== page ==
from The American Heritage® Dictionary of the English Language, 4th Edition

  • n. A shrine consecrated to the worship and consultation of a prophetic deity, as that of Apollo at Delphi.
  • n. A person, such as a priestess, through whom a deity is held to respond when consulted.
  • n. The response given through such a medium, often in the form of an enigmatic statement or allegory.
  • n. A person considered to be a source of wise counsel or prophetic opinions.
  • n. An authoritative or wise statement or prediction.
  • n. A command or revelation from God.
  • n. In the Bible, the sanctuary of the Temple.

from Wiktionary, Creative Commons Attribution/Share-Alike License

  • n. A shrine dedicated to some prophetic deity.
  • n. A person such as a priest through whom the deity is supposed to respond with prophecy or advice.
  • n. A prophetic response, often enigmatic or allegorical, so given.
  • n. A person considered to be a source of wisdom.
  • n. A theoretical entity capable of answering some collection of questions.
  • v. To utter oracles or prophecies.

from the GNU version of the Collaborative International Dictionary of English

  • n. The answer of a god, or some person reputed to be a god, to an inquiry respecting some affair or future event, as the success of an enterprise or battle.
  • n. The deity who was supposed to give the answer; also, the place where it was given.
  • n. The communications, revelations, or messages delivered by God to the prophets; also, the entire sacred Scriptures -- usually in the plural.
  • n. The sanctuary, or Most Holy place in the temple; also, the temple itself.
  • n. One who communicates an oracle{1} or divine command; an angel; a prophet.
  • n. Any person reputed uncommonly wise; one whose decisions are regarded as of great authority.
  • n. A wise pronouncement or decision considered as of great authority.
  • intransitive v. To utter oracles.

from The Century Dictionary and Cyclopedia

  • To utter oracles.
  • n. In classical antiquity: An utterance given by a priest or priestess of a god, in the name of the god and, as was believed, by his inspiration, in answer to a human inquiry, usually respecting some future event, as the success of an enterprise or battle, or some proposed line of conduct.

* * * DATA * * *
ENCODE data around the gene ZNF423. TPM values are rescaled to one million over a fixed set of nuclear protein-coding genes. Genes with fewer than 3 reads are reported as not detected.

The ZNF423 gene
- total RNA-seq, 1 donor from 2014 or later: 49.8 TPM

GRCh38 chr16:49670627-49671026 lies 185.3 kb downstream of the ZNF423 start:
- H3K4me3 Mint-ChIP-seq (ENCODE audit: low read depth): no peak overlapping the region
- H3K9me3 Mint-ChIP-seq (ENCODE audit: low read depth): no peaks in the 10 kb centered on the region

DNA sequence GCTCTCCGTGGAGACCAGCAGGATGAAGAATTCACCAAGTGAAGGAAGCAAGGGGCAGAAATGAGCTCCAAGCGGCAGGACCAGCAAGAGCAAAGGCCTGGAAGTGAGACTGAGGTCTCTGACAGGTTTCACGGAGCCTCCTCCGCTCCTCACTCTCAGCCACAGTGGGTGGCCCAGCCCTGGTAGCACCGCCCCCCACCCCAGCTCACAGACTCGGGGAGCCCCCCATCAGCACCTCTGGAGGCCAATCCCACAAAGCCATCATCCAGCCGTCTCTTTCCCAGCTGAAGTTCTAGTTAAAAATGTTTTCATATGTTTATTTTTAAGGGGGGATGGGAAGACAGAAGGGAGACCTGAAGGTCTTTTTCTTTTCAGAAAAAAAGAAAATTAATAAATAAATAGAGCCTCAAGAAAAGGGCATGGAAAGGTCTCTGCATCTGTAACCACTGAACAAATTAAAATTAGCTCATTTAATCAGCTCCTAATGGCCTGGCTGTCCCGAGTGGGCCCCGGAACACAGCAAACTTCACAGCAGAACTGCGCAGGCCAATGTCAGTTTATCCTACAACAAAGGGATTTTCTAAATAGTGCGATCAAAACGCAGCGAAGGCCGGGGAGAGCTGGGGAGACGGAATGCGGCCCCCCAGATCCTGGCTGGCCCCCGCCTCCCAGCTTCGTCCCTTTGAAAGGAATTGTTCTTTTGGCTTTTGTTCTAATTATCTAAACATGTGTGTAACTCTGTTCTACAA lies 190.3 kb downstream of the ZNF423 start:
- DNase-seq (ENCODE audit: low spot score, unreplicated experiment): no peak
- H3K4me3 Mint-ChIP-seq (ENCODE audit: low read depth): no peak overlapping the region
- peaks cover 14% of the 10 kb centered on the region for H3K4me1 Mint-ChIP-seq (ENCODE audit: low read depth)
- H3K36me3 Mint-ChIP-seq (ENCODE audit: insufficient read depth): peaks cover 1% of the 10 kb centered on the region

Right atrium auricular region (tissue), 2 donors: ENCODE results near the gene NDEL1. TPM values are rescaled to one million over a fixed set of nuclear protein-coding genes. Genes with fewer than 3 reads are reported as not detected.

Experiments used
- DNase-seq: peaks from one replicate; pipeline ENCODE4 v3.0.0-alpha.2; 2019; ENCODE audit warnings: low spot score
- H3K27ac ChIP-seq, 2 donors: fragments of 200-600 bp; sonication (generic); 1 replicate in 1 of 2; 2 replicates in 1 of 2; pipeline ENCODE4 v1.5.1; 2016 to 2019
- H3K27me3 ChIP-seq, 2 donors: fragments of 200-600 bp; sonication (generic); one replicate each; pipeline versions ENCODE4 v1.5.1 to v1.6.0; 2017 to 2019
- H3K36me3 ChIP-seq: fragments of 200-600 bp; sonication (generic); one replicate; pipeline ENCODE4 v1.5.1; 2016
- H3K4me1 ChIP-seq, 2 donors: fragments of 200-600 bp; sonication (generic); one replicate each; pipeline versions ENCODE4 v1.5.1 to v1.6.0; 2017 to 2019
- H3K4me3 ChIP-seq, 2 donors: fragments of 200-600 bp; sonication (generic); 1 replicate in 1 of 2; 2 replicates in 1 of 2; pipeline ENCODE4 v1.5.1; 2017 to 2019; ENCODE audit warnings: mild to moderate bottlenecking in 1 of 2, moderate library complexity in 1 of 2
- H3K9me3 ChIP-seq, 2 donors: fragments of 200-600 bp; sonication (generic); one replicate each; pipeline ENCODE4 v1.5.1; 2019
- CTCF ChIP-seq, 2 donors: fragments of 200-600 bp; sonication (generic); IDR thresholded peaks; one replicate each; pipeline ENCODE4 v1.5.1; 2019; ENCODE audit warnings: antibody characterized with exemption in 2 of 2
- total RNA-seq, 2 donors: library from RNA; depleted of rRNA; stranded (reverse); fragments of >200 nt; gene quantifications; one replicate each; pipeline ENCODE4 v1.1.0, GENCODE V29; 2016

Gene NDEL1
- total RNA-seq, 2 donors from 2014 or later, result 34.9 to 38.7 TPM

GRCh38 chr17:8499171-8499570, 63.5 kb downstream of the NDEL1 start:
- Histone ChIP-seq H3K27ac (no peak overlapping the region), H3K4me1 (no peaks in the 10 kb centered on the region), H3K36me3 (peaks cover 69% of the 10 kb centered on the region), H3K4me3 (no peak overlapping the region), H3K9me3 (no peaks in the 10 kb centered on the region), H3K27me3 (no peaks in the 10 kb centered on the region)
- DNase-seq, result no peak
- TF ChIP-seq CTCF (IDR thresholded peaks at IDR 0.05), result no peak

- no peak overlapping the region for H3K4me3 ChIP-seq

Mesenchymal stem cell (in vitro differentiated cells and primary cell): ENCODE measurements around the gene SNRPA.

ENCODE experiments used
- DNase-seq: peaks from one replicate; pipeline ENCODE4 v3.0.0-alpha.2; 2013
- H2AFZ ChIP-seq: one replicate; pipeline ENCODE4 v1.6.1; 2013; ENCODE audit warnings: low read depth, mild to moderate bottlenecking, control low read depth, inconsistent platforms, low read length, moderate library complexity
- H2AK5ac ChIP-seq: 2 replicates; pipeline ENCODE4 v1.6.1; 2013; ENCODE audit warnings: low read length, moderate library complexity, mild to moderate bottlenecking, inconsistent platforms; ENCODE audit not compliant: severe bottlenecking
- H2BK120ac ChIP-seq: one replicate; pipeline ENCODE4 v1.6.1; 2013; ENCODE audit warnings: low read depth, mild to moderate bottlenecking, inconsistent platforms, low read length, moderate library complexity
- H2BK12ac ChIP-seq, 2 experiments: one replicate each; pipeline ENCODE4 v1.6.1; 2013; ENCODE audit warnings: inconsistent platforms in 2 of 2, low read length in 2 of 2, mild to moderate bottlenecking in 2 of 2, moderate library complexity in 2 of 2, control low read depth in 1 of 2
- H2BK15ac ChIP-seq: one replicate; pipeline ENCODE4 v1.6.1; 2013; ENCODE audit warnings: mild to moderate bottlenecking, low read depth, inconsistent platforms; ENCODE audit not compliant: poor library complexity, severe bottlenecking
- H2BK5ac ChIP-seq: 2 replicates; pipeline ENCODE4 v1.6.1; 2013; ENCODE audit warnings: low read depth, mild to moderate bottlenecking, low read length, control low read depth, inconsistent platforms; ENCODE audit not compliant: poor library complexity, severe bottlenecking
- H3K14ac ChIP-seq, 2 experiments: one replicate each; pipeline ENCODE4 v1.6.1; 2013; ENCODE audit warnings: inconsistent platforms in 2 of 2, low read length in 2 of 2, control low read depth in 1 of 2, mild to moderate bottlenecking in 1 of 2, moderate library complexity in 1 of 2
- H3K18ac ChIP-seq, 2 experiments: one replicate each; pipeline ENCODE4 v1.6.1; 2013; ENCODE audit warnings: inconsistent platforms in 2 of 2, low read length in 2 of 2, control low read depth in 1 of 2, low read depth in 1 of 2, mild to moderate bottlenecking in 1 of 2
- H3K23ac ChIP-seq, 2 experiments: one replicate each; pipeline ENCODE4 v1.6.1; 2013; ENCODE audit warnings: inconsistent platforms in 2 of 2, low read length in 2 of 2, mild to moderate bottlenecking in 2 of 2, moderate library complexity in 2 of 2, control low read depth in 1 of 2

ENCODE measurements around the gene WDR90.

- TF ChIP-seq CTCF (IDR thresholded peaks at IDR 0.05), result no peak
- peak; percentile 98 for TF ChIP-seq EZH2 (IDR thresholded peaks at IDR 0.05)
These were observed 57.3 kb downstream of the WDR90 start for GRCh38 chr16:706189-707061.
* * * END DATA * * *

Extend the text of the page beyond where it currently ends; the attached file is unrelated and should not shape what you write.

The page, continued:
• n. The deity who was supposed to give such answers to inquiries.
  • n. The place where oracular answers were given; the sanctuary, temple, or adytum whence the supposed supernatural responses proceeded.
  • n. Hence, by extension — The communications, revelations, or instruction delivered by God to or through his prophets: rarely used in the singular: as, the oracles of God; the divine oracles.
  • n. The sanctuary or most holy place in the temple, in which was deposited the ark of the covenant (1 Ki. vi. 19): sometimes used for the temple itself.
  • n. A source or repository of the divine will that may be consulted or drawn upon.
  • n. An uncommonly wise person, whose opinions are of great authority, and whose determinations are not disputed.
  • n. A wise saying or an authoritative decision given by such a person.
  • n. Something that is looked upon as an infallible guide or standard of reference.

from WordNet 3.0 Copyright 2006 by Princeton University. All rights reserved.

  • n. an authoritative person who divines the future
  • n. a shrine where an oracular god is consulted
  • n. a prophecy (usually obscure or allegorical) revealed by a priest or priestess; believed to be infallible


from The American Heritage® Dictionary of the English Language, 4th Edition

Middle English, from Old French, from Latin ōrāculum, from ōrāre, to speak.

from Wiktionary, Creative Commons Attribution/Share-Alike License

From Old French oracle.


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